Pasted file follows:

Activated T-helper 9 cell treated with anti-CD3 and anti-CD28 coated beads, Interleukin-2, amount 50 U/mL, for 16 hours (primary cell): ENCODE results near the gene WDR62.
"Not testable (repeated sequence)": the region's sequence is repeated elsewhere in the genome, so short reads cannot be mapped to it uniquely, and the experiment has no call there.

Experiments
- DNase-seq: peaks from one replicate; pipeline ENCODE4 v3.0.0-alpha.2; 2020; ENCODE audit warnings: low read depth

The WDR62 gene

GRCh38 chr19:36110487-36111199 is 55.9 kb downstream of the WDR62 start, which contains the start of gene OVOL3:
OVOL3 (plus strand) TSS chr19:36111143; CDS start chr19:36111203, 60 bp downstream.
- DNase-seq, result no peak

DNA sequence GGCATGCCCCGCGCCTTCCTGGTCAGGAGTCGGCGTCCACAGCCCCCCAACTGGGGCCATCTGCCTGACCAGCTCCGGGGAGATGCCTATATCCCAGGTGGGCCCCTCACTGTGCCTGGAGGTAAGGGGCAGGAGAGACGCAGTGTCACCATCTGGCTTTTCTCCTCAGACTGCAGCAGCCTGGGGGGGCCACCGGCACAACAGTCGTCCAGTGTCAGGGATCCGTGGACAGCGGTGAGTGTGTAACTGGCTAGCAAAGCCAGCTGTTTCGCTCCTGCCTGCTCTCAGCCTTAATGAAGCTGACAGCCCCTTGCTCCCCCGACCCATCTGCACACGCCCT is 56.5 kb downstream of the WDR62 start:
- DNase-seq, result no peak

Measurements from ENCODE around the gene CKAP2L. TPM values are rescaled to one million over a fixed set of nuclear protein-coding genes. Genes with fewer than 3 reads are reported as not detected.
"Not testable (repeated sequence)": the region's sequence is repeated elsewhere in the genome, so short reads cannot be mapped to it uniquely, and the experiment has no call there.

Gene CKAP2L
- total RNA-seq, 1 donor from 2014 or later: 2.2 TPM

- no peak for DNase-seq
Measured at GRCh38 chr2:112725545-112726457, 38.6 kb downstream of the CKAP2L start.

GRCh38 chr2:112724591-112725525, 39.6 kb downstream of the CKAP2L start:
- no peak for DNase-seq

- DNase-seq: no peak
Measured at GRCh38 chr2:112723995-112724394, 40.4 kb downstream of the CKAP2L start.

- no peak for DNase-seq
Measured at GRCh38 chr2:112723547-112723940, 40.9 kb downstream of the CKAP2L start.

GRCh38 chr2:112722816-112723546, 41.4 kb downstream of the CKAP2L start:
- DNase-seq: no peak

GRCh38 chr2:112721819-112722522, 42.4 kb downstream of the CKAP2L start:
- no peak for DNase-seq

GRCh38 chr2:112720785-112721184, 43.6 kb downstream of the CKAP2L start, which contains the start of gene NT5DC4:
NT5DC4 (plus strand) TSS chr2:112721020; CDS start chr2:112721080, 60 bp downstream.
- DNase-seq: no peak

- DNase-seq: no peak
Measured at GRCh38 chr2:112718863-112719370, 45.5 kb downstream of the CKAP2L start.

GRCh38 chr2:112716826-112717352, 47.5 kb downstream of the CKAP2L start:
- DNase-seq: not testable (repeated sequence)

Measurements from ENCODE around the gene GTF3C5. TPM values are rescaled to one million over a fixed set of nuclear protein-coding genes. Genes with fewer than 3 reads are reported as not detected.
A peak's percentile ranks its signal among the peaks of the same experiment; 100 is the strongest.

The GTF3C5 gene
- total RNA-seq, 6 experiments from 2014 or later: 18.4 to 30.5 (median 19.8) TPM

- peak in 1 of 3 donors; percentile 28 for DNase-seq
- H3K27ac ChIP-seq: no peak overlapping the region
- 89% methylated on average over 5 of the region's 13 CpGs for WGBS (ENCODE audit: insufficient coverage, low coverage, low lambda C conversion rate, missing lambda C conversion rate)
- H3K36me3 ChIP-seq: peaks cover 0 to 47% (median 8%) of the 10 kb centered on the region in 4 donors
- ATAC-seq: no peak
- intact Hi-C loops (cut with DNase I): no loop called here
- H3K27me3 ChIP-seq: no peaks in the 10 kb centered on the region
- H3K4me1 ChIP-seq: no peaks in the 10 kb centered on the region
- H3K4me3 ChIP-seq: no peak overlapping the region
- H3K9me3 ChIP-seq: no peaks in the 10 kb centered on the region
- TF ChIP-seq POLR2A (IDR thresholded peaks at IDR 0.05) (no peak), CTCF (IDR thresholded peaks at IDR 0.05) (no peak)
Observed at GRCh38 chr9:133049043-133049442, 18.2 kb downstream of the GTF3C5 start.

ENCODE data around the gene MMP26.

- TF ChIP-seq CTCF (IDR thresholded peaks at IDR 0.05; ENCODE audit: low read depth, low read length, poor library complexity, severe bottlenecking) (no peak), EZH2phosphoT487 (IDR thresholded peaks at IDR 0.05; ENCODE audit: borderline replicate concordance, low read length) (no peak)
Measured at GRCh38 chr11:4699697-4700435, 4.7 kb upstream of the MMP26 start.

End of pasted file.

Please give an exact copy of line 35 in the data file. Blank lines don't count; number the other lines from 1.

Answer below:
A peak's percentile ranks its signal among the peaks of the same experiment; 100 is the strongest.